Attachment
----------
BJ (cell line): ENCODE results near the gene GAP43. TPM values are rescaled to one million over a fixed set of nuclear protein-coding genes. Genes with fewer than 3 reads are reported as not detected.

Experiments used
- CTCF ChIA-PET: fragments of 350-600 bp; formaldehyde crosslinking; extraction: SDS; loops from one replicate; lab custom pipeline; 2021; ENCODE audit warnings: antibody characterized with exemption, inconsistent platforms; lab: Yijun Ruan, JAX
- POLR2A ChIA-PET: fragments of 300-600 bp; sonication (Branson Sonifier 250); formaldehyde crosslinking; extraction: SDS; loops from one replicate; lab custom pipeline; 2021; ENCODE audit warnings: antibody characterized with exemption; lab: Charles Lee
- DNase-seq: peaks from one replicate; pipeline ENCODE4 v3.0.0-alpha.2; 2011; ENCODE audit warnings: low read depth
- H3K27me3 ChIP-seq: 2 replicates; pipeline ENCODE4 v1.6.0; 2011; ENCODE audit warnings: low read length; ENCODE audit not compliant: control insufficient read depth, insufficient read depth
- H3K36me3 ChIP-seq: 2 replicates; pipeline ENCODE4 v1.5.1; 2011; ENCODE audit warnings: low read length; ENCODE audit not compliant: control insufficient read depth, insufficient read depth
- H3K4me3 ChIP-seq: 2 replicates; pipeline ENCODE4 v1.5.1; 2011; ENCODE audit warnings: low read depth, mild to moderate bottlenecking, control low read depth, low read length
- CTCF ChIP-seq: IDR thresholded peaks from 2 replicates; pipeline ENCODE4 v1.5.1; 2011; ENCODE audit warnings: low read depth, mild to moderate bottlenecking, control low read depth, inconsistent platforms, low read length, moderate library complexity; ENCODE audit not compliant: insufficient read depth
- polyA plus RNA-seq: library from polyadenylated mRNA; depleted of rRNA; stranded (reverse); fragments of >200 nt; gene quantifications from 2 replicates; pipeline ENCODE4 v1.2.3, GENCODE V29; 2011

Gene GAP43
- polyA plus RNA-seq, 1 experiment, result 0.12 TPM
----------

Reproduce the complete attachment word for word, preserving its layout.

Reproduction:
BJ (cell line): ENCODE results near the gene GAP43. TPM values are rescaled to one million over a fixed set of nuclear protein-coding genes. Genes with fewer than 3 reads are reported as not detected.

Experiments used
- CTCF ChIA-PET: fragments of 350-600 bp; formaldehyde crosslinking; extraction: SDS; loops from one replicate; lab custom pipeline; 2021; ENCODE audit warnings: antibody characterized with exemption, inconsistent platforms; lab: Yijun Ruan, JAX
- POLR2A ChIA-PET: fragments of 300-600 bp; sonication (Branson Sonifier 250); formaldehyde crosslinking; extraction: SDS; loops from one replicate; lab custom pipeline; 2021; ENCODE audit warnings: antibody characterized with exemption; lab: Charles Lee
- DNase-seq: peaks from one replicate; pipeline ENCODE4 v3.0.0-alpha.2; 2011; ENCODE audit warnings: low read depth
- H3K27me3 ChIP-seq: 2 replicates; pipeline ENCODE4 v1.6.0; 2011; ENCODE audit warnings: low read length; ENCODE audit not compliant: control insufficient read depth, insufficient read depth
- H3K36me3 ChIP-seq: 2 replicates; pipeline ENCODE4 v1.5.1; 2011; ENCODE audit warnings: low read length; ENCODE audit not compliant: control insufficient read depth, insufficient read depth
- H3K4me3 ChIP-seq: 2 replicates; pipeline ENCODE4 v1.5.1; 2011; ENCODE audit warnings: low read depth, mild to moderate bottlenecking, control low read depth, low read length
- CTCF ChIP-seq: IDR thresholded peaks from 2 replicates; pipeline ENCODE4 v1.5.1; 2011; ENCODE audit warnings: low read depth, mild to moderate bottlenecking, control low read depth, inconsistent platforms, low read length, moderate library complexity; ENCODE audit not compliant: insufficient read depth
- polyA plus RNA-seq: library from polyadenylated mRNA; depleted of rRNA; stranded (reverse); fragments of >200 nt; gene quantifications from 2 replicates; pipeline ENCODE4 v1.2.3, GENCODE V29; 2011

Gene GAP43
- polyA plus RNA-seq, 1 experiment, result 0.12 TPM